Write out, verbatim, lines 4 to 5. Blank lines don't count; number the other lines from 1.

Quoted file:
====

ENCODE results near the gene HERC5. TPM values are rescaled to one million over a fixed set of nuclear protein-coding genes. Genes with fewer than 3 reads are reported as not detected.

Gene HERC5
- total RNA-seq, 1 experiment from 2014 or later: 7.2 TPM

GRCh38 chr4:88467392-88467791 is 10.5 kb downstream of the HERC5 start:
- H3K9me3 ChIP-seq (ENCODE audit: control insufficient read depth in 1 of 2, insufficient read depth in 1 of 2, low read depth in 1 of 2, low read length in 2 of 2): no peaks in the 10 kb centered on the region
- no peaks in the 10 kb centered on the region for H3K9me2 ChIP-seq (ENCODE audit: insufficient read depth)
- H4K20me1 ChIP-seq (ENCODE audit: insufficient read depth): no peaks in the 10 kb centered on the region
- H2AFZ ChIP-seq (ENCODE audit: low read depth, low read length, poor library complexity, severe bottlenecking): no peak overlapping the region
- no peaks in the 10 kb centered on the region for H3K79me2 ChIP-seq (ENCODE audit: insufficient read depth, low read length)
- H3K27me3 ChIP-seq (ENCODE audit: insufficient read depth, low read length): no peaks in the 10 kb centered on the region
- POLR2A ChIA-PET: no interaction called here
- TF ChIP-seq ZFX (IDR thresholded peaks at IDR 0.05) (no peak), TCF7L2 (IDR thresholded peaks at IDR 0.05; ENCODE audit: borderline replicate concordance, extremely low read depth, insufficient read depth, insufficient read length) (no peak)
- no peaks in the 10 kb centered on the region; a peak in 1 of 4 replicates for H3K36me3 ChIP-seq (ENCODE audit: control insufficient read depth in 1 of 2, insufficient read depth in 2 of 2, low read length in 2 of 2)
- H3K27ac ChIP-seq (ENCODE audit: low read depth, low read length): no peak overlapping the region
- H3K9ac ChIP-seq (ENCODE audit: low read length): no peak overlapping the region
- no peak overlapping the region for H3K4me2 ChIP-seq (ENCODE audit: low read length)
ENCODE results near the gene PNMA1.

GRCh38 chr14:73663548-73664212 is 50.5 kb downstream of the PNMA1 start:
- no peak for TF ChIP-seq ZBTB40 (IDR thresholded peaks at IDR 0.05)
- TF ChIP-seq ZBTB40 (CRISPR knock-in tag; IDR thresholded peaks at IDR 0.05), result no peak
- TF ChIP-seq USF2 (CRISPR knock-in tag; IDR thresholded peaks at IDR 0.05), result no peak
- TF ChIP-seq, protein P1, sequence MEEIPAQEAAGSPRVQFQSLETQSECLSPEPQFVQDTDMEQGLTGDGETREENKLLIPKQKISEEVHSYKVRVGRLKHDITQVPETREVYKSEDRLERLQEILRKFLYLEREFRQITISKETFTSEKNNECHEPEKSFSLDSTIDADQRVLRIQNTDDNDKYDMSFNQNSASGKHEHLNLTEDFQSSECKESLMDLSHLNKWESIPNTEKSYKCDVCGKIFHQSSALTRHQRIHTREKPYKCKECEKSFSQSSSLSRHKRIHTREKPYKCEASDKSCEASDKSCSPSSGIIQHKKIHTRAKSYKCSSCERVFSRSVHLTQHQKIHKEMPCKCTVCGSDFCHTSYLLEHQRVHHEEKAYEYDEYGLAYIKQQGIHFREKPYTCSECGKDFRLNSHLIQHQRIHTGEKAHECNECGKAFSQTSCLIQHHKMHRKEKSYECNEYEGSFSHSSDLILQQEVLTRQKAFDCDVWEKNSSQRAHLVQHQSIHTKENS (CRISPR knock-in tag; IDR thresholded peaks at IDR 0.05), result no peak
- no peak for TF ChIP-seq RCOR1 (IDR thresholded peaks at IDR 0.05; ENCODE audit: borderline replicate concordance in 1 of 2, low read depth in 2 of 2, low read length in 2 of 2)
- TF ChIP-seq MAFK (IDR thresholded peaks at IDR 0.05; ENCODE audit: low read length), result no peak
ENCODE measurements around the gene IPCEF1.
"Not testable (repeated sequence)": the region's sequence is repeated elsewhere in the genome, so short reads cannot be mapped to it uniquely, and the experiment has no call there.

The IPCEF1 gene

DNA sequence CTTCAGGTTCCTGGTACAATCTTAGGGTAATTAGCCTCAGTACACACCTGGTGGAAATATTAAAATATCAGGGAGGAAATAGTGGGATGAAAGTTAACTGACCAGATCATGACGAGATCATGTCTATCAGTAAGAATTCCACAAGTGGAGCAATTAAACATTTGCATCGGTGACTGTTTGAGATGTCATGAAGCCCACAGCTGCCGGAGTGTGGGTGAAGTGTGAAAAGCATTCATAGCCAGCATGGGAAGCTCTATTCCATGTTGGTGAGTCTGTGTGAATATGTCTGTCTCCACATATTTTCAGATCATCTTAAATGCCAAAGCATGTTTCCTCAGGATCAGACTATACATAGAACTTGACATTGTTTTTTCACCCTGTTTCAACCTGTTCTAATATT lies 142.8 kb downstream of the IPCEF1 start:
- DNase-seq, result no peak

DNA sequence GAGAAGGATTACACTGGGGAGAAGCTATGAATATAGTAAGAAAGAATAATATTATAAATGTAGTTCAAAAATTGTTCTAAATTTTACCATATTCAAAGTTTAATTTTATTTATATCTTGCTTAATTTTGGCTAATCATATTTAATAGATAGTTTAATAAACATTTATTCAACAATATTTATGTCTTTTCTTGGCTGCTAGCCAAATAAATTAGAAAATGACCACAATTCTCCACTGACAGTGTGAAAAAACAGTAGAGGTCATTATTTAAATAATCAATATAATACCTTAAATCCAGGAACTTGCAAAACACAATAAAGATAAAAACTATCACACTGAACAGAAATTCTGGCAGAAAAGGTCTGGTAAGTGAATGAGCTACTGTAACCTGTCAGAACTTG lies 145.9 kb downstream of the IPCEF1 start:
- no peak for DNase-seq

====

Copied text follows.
GRCh38 chr4:88467392-88467791 is 10.5 kb downstream of the HERC5 start:
- H3K9me3 ChIP-seq (ENCODE audit: control insufficient read depth in 1 of 2, insufficient read depth in 1 of 2, low read depth in 1 of 2, low read length in 2 of 2): no peaks in the 10 kb centered on the region